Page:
Last week Intel shared some details of Sandy-Bridge due out late this year... possibly providing the basis for 2011 Mac Pro (assuming there is one?!)
LinkPerlmutter said the company planned to ship Sandy Bridgebased products to its customers this year and launch it early in 2011. This chip will integrate the graphics controller and memory controller on the die. He pushed demonstrations focusing on graphics on the chip, saying Intel will be able to show an order of magnitude improvement between 2008 and 2011. In a demo showing World of Warcraft on a 65nm integrated graphics solution Intel shipped in 2008 versus the 32nm graphics the company expects to ship with Sandy Bridge later this year, the experience looked much smoother and faster.
Another demo showed how much faster it was to convert a video clip on a Sandy Bridgebased laptop as compared with one using a Core i7 laptop. Another demo pushed the idea that discrete graphics alone weren't enough for gaming, showing that a Gulftown six-core chip and moving the display of rain from the GPU to the CPU allowed for more realism; and then also allowed for a multi-way video chat.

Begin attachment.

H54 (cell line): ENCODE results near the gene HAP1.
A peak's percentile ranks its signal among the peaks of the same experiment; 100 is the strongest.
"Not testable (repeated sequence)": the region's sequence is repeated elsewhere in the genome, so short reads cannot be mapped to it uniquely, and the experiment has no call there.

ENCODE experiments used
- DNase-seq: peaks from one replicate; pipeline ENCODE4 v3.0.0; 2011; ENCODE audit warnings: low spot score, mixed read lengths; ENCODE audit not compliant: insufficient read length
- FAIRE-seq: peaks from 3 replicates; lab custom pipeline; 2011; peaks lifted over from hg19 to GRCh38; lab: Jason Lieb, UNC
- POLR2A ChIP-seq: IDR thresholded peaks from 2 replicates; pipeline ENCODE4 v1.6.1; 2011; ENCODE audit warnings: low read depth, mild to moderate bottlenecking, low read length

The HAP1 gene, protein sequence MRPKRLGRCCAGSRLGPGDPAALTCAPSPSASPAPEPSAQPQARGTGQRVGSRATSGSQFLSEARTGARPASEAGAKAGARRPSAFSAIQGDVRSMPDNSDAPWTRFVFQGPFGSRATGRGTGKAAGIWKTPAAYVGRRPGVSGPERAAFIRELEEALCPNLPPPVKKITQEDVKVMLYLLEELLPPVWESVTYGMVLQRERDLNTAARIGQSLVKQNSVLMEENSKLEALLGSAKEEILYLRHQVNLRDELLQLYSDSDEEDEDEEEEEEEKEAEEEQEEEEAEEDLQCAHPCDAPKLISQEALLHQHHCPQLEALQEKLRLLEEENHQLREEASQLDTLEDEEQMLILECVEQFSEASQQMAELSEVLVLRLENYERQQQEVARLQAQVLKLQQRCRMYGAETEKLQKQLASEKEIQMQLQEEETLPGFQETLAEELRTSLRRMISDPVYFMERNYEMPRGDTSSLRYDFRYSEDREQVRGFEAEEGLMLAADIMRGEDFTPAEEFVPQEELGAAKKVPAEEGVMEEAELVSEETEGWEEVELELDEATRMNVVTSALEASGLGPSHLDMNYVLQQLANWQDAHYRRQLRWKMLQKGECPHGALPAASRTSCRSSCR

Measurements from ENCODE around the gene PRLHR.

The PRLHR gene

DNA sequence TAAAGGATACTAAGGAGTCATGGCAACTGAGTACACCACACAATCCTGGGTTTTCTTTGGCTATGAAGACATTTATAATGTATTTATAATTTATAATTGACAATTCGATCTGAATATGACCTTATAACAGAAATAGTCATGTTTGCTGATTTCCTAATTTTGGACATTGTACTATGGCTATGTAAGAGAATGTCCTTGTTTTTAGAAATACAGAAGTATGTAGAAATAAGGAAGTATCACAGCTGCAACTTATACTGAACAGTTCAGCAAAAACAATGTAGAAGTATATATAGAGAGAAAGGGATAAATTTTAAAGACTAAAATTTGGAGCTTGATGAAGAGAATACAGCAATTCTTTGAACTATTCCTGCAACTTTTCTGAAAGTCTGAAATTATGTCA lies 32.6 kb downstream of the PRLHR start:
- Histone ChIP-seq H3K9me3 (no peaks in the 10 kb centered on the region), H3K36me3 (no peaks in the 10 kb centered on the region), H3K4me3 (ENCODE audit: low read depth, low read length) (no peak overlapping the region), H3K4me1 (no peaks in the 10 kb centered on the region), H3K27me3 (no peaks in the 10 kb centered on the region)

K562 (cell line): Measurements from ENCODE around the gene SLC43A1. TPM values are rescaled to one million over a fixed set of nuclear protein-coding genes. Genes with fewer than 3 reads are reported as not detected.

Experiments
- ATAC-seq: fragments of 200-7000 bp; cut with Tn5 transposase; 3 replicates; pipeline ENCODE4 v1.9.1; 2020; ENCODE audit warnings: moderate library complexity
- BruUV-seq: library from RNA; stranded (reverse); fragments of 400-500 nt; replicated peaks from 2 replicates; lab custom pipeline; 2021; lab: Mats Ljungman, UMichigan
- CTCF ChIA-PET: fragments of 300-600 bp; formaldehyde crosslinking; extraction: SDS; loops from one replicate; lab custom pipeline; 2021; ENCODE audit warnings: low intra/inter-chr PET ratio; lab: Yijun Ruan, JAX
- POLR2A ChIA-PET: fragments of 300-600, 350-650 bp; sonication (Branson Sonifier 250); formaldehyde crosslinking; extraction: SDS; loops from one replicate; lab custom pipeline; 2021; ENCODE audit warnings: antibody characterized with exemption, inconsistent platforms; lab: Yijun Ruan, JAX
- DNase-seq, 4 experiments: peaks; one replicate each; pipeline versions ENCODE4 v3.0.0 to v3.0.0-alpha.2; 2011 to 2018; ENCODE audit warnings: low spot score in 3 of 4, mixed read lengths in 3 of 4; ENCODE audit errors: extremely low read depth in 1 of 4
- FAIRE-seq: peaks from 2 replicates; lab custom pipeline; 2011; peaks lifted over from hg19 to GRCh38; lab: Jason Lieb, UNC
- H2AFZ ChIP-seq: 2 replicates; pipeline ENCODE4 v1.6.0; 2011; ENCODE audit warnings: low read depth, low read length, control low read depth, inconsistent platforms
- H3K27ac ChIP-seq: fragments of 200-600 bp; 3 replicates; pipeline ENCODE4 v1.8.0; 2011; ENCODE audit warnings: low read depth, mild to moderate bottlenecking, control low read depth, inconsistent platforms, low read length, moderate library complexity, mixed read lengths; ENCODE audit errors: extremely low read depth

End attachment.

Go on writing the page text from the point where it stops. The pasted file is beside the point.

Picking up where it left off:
For instance, Perlmutter talked about the "power gate" technology that allows transistors not to use power when they aren't being used, and how that enabled the company's "Turbo Boost" technology which shuts off some cores and gives more performance to the cores that are being used.
He said this will be refined more in the future, but now can allow up to 1 GHz more performance on a single core in some cases. Going forward, he talked about using the same technology in a chip that has both the CPU and the graphics. Perlmutter said this works on today's chips (which include separate dies for CPUs and graphics in the same chip package) and would be better in a chip that had combined the functions in the same die.
Perlmutter also pushed Hyper-Threading technology, saying it uses 20 percent more silicon but provides 40 percent more performance. He contrasted this with adding more cores (which he said Intel was doing as well), which doubles the silicon requirements but provides only about 1.8 times the performance. Both, he said, are important.